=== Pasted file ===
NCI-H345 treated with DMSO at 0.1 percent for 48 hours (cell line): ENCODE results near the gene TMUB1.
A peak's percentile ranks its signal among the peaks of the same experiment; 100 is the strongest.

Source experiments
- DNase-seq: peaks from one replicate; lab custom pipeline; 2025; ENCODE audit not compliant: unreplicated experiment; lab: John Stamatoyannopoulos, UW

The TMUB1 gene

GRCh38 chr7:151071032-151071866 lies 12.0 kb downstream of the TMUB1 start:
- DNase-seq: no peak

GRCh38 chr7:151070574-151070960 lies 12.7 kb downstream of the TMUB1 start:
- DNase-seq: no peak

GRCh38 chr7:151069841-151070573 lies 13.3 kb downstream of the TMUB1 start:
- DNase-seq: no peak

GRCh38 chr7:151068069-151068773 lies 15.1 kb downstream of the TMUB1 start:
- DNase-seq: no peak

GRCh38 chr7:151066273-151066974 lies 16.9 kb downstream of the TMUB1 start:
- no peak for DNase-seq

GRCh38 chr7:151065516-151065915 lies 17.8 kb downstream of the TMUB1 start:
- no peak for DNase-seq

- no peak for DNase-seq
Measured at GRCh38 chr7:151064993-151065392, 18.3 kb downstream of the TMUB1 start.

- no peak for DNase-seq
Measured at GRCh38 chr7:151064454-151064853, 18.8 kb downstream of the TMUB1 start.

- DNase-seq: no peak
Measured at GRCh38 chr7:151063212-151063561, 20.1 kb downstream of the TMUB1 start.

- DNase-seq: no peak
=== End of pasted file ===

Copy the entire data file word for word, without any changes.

NCI-H345 treated with DMSO at 0.1 percent for 48 hours (cell line): ENCODE results near the gene TMUB1.
A peak's percentile ranks its signal among the peaks of the same experiment; 100 is the strongest.

Source experiments
- DNase-seq: peaks from one replicate; lab custom pipeline; 2025; ENCODE audit not compliant: unreplicated experiment; lab: John Stamatoyannopoulos, UW

The TMUB1 gene

GRCh38 chr7:151071032-151071866 lies 12.0 kb downstream of the TMUB1 start:
- DNase-seq: no peak

GRCh38 chr7:151070574-151070960 lies 12.7 kb downstream of the TMUB1 start:
- DNase-seq: no peak

GRCh38 chr7:151069841-151070573 lies 13.3 kb downstream of the TMUB1 start:
- DNase-seq: no peak

GRCh38 chr7:151068069-151068773 lies 15.1 kb downstream of the TMUB1 start:
- DNase-seq: no peak

GRCh38 chr7:151066273-151066974 lies 16.9 kb downstream of the TMUB1 start:
- no peak for DNase-seq

GRCh38 chr7:151065516-151065915 lies 17.8 kb downstream of the TMUB1 start:
- no peak for DNase-seq

- no peak for DNase-seq
Measured at GRCh38 chr7:151064993-151065392, 18.3 kb downstream of the TMUB1 start.

- no peak for DNase-seq
Measured at GRCh38 chr7:151064454-151064853, 18.8 kb downstream of the TMUB1 start.

- DNase-seq: no peak
Measured at GRCh38 chr7:151063212-151063561, 20.1 kb downstream of the TMUB1 start.

- DNase-seq: no peak